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Pendulum on a cart.

  1. Feb 9, 2009 #1
    Please help; I think my professor might be wrong,

    A cart travels toward an inelastic barrier at a constant speed v. On the cart is a pendulum that is not oscillating before the collision. (It is hanging straight down and traveling at the same speed as the cart.)

    The cart then collides (perfectly inelastically) with the barrier and comes to a complete stop instantaneously. The pendulum support is fixed to the cart and comes to a complete stop, but the pendulum is free to swing.

    Question: What is the maximum angle through which the pendulum can swing for an arbitrary v?

    The puzzle:
    My professor contends that there is a maximum angle, and I contend that there is not (the pendulum will swing in circles for a high enough v.)

    If you think my professor is wrong, I agree, but that's not the question. If you think I am wrong, please be specific about the physics. The question is what train of thought (or physical approximation) would lead to his conclusion that there is a maximum angle to which the pendulum can swing? I cannot ask the professor, as he is trying so hard to be coy.

    Thanks.
     
  2. jcsd
  3. Feb 10, 2009 #2
    I'm with you.

    Assuming the usual ideal conditions for these kinds of pendulum questions (including the use of a rigid massless rod), the total energy of the pendulum's mass at the instant of collision is E=mv^2/2. Of course, v is the velocity of the cart/pendulum at impact and m is the mass of the bob. If the length of the rod is L then the maximum gravitational potential energy V that can be realised is 2mgL. If E<V the pendulum will swing up to some angle less than pi and proceed to swing back and forth. If E=V the bob will swing up through an angle of pi and come to rest balanced directly above the pivot point. If E>V the mass will rotate about the pivot point. [Unless I'm missing something here...]
     
  4. Feb 14, 2009 #3
    The point is, you can calculate a maximum angle. For a high enough v it will go over, but you don't know beforehand if it's a high enough v. So you should find the formula for the angle from energy conservation. I suppose that's all the prof wants.
     
  5. Feb 14, 2009 #4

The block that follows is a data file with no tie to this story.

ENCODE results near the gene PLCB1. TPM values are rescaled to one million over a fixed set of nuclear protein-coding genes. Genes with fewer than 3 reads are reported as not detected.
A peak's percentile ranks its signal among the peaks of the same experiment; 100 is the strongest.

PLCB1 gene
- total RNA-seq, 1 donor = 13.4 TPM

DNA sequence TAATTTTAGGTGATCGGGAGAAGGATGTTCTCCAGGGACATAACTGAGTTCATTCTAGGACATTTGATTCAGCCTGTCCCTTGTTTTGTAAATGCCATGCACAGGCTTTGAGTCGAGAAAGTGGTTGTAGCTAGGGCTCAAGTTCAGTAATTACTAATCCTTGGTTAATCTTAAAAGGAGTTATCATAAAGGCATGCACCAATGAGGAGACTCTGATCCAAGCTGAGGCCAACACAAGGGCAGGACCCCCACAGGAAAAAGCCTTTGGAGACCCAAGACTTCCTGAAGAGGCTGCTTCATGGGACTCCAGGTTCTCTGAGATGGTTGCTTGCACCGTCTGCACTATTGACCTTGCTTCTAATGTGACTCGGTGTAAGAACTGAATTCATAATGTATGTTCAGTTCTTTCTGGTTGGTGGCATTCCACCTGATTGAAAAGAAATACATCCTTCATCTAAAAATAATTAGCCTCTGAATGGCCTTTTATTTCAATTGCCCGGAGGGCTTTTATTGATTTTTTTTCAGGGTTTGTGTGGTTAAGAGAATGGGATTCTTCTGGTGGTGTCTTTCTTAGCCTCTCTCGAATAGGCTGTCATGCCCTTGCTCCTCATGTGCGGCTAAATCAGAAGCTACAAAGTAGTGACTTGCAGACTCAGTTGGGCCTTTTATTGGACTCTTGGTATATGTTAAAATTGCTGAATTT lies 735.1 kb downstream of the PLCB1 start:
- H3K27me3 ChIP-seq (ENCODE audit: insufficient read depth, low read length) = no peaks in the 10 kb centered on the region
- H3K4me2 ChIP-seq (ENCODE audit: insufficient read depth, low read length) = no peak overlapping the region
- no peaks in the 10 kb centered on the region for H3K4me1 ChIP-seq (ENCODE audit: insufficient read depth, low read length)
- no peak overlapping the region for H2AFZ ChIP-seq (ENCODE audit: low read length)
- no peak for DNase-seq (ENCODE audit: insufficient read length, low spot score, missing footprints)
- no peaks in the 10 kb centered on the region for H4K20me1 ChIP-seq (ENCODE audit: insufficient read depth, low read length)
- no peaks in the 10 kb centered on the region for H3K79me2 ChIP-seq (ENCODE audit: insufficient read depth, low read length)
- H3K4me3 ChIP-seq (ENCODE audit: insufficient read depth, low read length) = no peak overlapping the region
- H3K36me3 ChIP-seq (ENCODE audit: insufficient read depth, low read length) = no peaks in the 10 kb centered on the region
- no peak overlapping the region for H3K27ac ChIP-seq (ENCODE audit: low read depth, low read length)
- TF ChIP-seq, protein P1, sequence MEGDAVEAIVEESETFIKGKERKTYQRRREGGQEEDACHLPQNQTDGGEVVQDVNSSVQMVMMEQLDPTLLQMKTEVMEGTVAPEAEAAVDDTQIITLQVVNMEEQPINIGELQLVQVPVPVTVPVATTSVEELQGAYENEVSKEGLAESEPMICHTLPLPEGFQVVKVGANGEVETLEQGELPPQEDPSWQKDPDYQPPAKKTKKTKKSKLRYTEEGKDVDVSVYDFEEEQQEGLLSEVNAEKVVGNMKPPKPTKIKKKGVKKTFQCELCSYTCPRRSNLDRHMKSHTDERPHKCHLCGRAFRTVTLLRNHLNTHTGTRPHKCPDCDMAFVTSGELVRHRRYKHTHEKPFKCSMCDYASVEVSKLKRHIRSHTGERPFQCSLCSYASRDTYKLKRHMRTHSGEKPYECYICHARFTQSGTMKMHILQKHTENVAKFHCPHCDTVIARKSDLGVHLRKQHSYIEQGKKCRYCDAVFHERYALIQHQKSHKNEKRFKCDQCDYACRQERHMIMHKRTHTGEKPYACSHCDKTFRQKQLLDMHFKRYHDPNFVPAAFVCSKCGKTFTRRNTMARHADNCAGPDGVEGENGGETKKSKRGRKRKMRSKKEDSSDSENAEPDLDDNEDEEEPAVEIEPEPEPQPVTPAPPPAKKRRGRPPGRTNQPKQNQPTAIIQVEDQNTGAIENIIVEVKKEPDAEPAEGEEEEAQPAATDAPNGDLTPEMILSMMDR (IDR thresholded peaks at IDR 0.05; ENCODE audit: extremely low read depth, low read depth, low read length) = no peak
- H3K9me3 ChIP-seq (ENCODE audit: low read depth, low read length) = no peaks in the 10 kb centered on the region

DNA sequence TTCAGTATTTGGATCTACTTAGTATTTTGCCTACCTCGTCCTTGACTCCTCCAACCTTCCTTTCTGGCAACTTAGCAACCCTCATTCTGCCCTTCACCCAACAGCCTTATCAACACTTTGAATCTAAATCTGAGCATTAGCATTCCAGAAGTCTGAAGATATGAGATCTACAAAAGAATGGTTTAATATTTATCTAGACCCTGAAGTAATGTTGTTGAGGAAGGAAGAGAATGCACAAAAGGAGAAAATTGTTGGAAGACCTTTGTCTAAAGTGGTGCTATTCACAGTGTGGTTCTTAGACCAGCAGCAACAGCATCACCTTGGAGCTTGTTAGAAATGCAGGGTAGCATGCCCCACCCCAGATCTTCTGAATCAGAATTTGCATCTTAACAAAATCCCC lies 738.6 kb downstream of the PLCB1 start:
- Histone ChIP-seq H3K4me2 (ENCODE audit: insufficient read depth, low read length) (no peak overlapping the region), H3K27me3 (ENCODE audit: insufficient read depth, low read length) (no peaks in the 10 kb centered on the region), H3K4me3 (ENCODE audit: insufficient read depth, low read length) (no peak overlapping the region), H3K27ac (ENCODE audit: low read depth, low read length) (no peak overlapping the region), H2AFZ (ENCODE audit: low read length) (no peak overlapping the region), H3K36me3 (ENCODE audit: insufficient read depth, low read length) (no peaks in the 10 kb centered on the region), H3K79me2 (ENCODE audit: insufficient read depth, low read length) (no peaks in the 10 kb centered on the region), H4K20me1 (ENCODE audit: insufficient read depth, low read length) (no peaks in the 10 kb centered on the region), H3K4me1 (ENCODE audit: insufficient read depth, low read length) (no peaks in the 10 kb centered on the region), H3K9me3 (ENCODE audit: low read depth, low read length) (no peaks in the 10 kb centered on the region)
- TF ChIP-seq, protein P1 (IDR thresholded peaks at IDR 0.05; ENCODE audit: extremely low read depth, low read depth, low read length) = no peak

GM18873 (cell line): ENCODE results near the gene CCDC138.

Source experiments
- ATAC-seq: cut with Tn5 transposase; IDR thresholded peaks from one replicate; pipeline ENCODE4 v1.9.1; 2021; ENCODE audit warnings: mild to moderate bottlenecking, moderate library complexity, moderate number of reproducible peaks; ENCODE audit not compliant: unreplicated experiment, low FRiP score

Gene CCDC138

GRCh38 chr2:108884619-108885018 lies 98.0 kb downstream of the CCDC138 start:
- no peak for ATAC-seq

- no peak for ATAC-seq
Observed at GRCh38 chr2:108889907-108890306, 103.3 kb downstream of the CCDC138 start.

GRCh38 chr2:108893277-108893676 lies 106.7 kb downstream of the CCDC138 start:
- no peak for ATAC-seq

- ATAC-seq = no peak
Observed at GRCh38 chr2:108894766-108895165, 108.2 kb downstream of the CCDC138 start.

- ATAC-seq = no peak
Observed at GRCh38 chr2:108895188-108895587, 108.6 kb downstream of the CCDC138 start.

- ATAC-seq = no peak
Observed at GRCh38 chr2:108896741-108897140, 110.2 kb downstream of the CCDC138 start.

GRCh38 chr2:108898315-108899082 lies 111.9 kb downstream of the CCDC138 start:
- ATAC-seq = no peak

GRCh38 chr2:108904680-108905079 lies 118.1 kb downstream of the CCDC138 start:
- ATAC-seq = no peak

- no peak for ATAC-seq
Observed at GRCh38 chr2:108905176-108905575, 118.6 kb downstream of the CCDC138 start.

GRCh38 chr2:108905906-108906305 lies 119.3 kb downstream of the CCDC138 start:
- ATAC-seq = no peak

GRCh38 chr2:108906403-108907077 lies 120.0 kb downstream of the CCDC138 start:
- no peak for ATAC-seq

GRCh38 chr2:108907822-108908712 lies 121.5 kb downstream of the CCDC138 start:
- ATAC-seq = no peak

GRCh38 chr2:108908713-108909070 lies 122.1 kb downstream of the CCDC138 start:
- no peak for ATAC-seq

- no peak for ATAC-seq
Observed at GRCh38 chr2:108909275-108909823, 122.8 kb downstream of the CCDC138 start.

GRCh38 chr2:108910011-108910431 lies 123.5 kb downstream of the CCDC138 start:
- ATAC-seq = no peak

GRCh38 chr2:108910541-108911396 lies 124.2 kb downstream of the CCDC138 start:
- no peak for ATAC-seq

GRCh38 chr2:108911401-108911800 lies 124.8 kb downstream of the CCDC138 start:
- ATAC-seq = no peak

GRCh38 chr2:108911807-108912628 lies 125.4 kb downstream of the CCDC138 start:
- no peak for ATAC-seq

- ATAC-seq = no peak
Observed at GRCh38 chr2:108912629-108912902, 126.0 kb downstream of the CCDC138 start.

arildno

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    Your professor is dead wrong.
    If the parameter [tex]\frac{v^{2}}{2gl}\geq{1}[/tex], the pendulum will swing in circles.
    (g is the acceleration due to gravity, l the length of the pendulum, v being the initial velocity)
     
  6. Feb 14, 2009 #5

    Doc Al

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    I don't see any implication in the professor's question that he thinks the pendulum cannot swing in a circle if v is large enough. He merely asks you to do the calculation for arbitrary v (note that v may or may not be large enough to swing over the top). He's being "coy" because he probably wants you to realize on your own that for speeds above some minimum the pendulum will make a complete swing. Specify that minimum speed and, for speeds below that limit, specify the maximum angle.
     
  7. Feb 14, 2009 #6

    Doc Al

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    How did you arrive at that relationship?
     
  8. Feb 14, 2009 #7

    arildno

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    Well, I made a quick idealization:
    After the collision (conceived as instantaneous), the fulcrum is at rest. Since the collision was perceived as instantaneous, no change in the position of the (mathematical) pendulum has occurred, i.e, it is hanging straight down.
    Therefore, the bob of mass m
    has retained its velocity v, since it has experienced no horizontal force during the collision.
    (The pendulum string could, and have, only have transmitted forces in the vertical direction during the collision).


    The relation follows easily from that, by conservation of mechanical energy, and the requirement that the value of, say, the cosine function, must be less than 1.
     
  9. Feb 14, 2009 #8

    Doc Al

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    Looks to me like you set the initial KE equal to just enough for the pendulum bob to reach the height of the support, not necessarily enough to swing through a complete circle.
     
  10. Feb 14, 2009 #9

    arildno

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    Oh dear, you are absolutely right. My mistake.

    The critical condition should have an extra factor of 2 in its denominator.
     
  11. Feb 14, 2009 #10
    ragidandy:
    Your prof's use of the term "maximum angle" probably just refers to the fact that a real pendulum would not swing quite so much, so your calc would be a maximum possible angle for a given v.
     
  12. Feb 16, 2009 #11
    Thank you all.

    I think you must be right in that my prof. was looking for the angle as a function of v when v is below the critical value. Such trouble I make for myself!
     
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